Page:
It’s always good for everyone to be on the same page when covering a new topic.
So let’s define the different players in the audiobook slice of the book publishing pie.
Let’s ask the question, “With whom does a publisher shake hands?” A publisher usually has negotiated with a creator’s agent for the rights to intellectual property. The book (in print, ebook, and audiobook) for an author. The song for a musician. That’s a handshake (or contract).
The publisher then turns around and shakes hands with a distributor. In the print world, that distributor then shakes hands with book sellers. In the digital world, most distributors are also sellers.
Digital distribution for audiobooks is relatively new, so there is no tried and true way that this all shakes out. A publisher might cultivate relationships with digital distribution sites directly. Or it might leverage the distribution contacts of a large audiobook producer.
But the bottom line is that a publisher is usually in charge of collecting money from all the different sellers, then disburses money due to the author (and potentially others) in the form of royalties.
The publisher takes a healthy cut of each for managing all these relationships for the author.
A producer oversees all the aspects of turning the author’s written word into a spoken story.
This can mean leasing a studio (if they do not have one in-house) for recording. It can include hiring narrators, audio engineers, and audio editors.
It is also possible for the producer to wear everyone of these hats herself. That’s why this term can get so confusing.
If it takes a pack of players to create an audiobook, the producer is the Alpha Dog.
And a producer who can land an A-list actor, like Mr. Morgan “Gravitas” Freeman, deserves an almighty paycheck.
The person(s) who read the words of your book aloud, both the narrative or action, and the dialogue. One actor or performer can read the entire work, or various actors can be hired to play different parts.
There are equal parts acting and craft to narration.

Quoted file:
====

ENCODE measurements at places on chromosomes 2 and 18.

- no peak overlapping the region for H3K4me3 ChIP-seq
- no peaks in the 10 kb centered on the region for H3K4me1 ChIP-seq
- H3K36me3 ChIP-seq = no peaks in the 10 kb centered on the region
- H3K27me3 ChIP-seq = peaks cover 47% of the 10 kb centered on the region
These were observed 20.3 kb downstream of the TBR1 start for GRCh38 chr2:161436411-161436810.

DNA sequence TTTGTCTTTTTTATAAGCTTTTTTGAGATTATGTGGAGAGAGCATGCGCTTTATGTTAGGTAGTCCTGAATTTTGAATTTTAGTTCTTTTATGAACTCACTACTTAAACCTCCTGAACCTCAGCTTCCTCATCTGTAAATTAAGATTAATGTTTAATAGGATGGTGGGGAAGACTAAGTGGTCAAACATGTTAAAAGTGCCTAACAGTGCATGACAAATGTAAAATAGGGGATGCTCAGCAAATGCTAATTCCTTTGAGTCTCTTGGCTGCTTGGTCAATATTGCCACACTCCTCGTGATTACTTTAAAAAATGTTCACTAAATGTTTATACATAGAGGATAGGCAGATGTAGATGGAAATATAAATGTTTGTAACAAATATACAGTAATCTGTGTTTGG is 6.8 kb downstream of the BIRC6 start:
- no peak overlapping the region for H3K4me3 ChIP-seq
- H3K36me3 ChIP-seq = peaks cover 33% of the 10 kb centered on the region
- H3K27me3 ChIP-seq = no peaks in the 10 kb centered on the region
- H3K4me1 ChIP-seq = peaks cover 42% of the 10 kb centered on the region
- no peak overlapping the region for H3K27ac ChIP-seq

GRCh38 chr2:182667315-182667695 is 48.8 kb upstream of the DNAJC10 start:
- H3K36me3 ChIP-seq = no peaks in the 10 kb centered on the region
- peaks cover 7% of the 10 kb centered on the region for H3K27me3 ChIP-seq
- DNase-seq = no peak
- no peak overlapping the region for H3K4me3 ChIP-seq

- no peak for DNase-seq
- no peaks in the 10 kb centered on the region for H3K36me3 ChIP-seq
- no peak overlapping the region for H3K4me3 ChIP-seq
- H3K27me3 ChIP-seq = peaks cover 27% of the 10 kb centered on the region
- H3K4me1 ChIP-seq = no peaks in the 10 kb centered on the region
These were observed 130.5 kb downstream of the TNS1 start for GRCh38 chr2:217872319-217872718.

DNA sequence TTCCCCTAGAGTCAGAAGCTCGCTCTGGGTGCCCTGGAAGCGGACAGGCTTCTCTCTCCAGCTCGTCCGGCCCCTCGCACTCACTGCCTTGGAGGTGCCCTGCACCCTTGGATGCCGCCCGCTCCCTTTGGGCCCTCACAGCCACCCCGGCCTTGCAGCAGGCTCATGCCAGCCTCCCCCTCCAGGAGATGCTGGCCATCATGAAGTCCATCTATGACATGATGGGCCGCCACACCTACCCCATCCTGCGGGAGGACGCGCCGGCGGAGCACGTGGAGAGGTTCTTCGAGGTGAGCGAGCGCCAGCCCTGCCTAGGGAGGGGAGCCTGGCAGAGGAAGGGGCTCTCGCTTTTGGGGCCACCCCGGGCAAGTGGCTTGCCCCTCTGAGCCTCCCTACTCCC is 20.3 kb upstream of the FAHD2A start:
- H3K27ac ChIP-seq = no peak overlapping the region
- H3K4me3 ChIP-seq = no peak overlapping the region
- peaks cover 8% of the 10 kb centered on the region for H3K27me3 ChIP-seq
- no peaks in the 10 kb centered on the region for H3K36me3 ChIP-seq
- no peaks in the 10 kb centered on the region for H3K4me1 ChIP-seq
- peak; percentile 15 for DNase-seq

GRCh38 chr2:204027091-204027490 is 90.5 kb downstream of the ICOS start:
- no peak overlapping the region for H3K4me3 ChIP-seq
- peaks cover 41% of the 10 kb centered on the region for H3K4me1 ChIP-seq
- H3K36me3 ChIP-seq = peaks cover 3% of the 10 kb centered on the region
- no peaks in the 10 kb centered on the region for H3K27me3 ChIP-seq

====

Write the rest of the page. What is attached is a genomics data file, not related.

It’s the actor’s job to be vulnerable, play, and perform the descriptions and dialogue with truth and non-judgement.
It’s the craftsman’s job to understand the techniques of microphone performance. Can he maintain energy throughout a multi-hour session? Is he consistent with character voices from beginning to end of the book? Does he have control enough to avoid ugly mouth noises or heavy breathing.
This professional sets up all the gear to capture the narrator’s performance through a microphone and record it onto a computer with optimum quality.
A recording is only as good as the weakest link in the chain.
A good engineer knows how all the links work together–from mic to pre-amp, from compressor to A/D converter–and can troubleshoot glitches quickly.
The audio editor is like a film editor. She takes the raw performance, selects the best clips, and stitches them together.
This is where the shape of a performance can be fine tuned. A good editor will think in terms of pacing.
She can create suspense by withholding a reply longer than expected. She can create tension and even confusion by speeding up a performance.
If there are extraneous noises, those will be removed with a variety of special techniques.
The editor is often also in charge of exporting the final files in the format requested by the distributor.
This business interfaces with the fans, usually through a website that makes it simple to search for titles. Audible.com is a perfect example.
Smart distributors will spend the lion’s share of their energy on enhanced marketing campaigns to maintain a strong relationship with their customers.